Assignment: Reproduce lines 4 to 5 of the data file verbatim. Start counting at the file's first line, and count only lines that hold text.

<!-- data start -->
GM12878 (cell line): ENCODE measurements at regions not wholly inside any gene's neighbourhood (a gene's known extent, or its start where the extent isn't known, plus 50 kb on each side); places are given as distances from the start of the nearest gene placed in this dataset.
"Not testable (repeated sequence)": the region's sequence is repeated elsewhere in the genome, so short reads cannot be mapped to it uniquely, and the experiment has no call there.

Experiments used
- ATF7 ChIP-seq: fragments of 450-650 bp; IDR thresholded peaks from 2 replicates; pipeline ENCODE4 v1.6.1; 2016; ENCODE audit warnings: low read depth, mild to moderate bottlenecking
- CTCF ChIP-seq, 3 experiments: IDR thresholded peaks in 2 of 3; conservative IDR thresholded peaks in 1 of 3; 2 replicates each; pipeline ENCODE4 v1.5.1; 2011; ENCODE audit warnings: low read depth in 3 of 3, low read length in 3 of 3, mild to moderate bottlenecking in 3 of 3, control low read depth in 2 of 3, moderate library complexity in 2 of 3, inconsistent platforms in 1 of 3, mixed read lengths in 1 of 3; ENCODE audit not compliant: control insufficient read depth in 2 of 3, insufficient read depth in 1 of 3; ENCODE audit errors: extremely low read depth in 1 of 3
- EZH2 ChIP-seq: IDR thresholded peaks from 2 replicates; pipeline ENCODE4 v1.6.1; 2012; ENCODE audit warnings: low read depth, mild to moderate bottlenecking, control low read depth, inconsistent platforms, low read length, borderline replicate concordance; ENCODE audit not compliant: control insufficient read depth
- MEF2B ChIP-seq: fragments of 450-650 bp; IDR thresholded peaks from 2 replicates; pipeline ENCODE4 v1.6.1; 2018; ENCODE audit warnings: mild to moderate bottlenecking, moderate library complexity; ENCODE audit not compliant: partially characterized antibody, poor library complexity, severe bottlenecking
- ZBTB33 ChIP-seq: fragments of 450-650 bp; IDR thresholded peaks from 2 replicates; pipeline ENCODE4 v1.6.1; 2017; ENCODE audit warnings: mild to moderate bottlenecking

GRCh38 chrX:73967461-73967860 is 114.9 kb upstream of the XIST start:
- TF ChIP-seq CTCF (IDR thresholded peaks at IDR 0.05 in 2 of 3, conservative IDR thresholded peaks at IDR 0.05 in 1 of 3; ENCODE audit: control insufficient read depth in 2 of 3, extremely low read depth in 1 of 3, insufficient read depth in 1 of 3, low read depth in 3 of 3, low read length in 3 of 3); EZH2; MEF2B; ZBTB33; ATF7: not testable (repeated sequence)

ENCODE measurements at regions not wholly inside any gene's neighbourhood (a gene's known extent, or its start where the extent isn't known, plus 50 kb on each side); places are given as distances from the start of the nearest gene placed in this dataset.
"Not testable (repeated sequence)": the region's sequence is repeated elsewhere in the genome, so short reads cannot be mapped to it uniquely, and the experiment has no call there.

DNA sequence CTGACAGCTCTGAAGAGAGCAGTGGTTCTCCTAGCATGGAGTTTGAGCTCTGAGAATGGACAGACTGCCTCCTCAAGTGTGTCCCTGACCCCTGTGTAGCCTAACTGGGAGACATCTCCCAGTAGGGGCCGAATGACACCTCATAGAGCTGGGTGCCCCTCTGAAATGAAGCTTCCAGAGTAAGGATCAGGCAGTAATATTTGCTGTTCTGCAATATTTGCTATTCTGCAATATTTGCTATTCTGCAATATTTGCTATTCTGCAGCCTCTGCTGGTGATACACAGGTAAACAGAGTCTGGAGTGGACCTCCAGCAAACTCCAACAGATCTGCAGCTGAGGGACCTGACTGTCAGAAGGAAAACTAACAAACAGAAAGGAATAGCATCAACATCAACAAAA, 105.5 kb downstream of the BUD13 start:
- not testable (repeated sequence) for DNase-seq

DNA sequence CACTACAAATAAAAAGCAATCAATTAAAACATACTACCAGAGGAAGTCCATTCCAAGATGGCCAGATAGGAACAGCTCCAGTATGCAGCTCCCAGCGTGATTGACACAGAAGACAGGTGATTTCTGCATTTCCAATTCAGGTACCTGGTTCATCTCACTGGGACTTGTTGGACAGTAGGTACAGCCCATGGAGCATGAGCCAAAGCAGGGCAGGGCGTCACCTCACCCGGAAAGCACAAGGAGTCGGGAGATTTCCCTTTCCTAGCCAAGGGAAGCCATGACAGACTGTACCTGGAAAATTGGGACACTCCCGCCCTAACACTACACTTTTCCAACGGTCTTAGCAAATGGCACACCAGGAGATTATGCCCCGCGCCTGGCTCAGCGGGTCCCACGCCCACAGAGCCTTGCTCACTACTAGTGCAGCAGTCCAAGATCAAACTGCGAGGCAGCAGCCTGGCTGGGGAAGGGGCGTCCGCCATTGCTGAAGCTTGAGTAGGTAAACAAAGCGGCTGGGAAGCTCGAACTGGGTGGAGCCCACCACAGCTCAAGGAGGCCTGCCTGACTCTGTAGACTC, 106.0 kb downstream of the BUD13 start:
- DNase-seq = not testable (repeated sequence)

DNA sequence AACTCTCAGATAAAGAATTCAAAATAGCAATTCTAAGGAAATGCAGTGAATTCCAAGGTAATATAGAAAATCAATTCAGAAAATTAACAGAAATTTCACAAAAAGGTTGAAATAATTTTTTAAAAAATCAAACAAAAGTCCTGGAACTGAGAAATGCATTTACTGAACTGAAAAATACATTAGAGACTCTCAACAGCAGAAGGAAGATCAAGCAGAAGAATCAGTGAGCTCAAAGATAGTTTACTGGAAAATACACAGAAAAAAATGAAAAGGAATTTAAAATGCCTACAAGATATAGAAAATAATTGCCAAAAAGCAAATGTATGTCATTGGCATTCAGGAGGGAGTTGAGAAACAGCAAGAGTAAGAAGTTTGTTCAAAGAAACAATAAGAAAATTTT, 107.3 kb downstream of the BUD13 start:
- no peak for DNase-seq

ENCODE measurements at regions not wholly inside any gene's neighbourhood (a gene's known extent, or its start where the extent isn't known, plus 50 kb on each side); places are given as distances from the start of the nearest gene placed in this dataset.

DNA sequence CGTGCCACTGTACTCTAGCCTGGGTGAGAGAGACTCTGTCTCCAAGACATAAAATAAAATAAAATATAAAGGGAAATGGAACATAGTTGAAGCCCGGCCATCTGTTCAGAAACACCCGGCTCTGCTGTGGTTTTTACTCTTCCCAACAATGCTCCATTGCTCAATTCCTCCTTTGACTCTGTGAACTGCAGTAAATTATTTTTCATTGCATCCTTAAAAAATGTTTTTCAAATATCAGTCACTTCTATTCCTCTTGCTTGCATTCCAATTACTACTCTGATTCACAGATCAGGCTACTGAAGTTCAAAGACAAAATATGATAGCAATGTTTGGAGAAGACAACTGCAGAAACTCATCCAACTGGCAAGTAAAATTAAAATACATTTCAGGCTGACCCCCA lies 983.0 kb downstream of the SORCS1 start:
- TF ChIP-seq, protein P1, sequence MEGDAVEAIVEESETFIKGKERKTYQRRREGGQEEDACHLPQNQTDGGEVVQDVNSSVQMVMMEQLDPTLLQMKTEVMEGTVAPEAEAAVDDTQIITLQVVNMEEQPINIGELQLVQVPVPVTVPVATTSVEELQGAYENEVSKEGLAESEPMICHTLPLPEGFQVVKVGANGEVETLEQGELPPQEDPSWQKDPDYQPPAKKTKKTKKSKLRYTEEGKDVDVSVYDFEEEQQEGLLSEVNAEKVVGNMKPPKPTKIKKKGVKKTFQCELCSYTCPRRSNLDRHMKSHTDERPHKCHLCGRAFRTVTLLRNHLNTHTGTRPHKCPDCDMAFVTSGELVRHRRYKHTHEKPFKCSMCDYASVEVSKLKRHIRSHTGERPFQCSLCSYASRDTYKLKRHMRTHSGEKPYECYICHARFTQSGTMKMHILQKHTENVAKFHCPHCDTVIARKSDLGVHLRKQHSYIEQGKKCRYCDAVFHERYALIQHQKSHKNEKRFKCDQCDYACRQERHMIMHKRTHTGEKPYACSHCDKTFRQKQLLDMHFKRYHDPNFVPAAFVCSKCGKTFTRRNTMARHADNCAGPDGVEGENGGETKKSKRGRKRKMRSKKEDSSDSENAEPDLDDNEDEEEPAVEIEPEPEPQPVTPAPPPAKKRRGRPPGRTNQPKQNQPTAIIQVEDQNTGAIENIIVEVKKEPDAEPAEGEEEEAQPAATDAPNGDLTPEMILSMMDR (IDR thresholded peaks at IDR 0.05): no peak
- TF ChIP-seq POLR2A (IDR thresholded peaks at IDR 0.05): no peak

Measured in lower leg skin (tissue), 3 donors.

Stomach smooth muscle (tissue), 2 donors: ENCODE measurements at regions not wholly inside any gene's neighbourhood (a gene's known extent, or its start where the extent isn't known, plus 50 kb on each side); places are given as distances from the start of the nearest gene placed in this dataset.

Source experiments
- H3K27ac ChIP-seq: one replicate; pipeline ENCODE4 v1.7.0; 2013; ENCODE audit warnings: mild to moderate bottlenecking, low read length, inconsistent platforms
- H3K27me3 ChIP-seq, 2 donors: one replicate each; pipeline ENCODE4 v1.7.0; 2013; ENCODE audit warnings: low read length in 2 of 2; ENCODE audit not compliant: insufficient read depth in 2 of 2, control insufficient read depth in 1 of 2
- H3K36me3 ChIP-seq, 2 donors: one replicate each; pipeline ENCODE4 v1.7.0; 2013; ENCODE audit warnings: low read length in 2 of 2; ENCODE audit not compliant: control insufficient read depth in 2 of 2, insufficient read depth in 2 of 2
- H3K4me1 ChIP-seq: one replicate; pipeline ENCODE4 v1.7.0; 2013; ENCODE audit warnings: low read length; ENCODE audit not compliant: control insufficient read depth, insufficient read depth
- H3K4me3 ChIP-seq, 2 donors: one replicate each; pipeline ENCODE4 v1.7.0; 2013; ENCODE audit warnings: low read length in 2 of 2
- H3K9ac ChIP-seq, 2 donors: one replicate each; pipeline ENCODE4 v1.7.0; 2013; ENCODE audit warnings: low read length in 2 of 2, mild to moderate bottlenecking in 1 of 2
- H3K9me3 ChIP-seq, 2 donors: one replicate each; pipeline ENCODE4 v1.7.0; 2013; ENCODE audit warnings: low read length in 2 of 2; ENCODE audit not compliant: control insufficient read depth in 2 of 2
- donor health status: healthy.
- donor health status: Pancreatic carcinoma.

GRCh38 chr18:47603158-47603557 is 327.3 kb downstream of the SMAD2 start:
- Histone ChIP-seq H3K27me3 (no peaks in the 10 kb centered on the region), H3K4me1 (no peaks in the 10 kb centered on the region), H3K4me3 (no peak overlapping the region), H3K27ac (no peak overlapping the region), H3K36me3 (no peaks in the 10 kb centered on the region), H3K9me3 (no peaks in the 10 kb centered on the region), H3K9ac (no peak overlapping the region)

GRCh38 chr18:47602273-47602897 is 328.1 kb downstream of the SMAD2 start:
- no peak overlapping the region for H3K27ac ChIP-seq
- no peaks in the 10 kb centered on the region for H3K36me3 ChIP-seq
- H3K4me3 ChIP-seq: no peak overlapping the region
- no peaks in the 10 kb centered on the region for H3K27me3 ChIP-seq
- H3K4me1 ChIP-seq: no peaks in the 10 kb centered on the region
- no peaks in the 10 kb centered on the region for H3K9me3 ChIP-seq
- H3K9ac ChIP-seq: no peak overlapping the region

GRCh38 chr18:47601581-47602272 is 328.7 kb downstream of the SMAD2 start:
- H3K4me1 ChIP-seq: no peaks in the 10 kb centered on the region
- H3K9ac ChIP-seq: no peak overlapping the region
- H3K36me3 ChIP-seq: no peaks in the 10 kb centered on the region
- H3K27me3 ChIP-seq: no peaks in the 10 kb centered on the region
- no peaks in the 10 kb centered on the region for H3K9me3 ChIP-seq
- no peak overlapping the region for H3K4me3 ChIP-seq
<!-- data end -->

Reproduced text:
- ATF7 ChIP-seq: fragments of 450-650 bp; IDR thresholded peaks from 2 replicates; pipeline ENCODE4 v1.6.1; 2016; ENCODE audit warnings: low read depth, mild to moderate bottlenecking
- CTCF ChIP-seq, 3 experiments: IDR thresholded peaks in 2 of 3; conservative IDR thresholded peaks in 1 of 3; 2 replicates each; pipeline ENCODE4 v1.5.1; 2011; ENCODE audit warnings: low read depth in 3 of 3, low read length in 3 of 3, mild to moderate bottlenecking in 3 of 3, control low read depth in 2 of 3, moderate library complexity in 2 of 3, inconsistent platforms in 1 of 3, mixed read lengths in 1 of 3; ENCODE audit not compliant: control insufficient read depth in 2 of 3, insufficient read depth in 1 of 3; ENCODE audit errors: extremely low read depth in 1 of 3